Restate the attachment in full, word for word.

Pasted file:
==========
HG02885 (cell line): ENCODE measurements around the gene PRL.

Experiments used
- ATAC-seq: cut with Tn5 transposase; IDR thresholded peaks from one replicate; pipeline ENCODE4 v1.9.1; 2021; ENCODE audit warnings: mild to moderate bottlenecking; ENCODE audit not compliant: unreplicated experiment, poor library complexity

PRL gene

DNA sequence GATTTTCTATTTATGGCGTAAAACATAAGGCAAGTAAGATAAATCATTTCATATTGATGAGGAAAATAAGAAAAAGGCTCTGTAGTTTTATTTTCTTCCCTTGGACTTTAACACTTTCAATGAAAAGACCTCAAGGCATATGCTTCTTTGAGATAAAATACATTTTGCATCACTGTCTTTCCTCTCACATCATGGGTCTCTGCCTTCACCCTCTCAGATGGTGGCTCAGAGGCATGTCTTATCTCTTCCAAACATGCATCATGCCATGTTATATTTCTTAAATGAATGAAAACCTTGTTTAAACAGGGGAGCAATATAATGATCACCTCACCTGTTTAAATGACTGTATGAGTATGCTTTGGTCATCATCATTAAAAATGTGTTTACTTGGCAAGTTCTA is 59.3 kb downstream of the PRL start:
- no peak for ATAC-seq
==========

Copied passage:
HG02885 (cell line): ENCODE measurements around the gene PRL.

Experiments used
- ATAC-seq: cut with Tn5 transposase; IDR thresholded peaks from one replicate; pipeline ENCODE4 v1.9.1; 2021; ENCODE audit warnings: mild to moderate bottlenecking; ENCODE audit not compliant: unreplicated experiment, poor library complexity

PRL gene

DNA sequence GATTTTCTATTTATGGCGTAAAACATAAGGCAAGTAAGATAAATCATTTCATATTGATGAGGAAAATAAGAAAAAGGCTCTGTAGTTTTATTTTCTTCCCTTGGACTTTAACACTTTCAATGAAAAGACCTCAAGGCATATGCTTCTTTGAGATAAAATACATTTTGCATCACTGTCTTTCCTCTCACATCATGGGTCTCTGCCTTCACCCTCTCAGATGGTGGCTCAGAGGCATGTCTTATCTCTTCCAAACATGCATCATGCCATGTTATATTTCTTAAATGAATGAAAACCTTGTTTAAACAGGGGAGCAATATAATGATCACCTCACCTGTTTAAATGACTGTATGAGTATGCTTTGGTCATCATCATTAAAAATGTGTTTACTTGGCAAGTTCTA is 59.3 kb downstream of the PRL start:
- no peak for ATAC-seq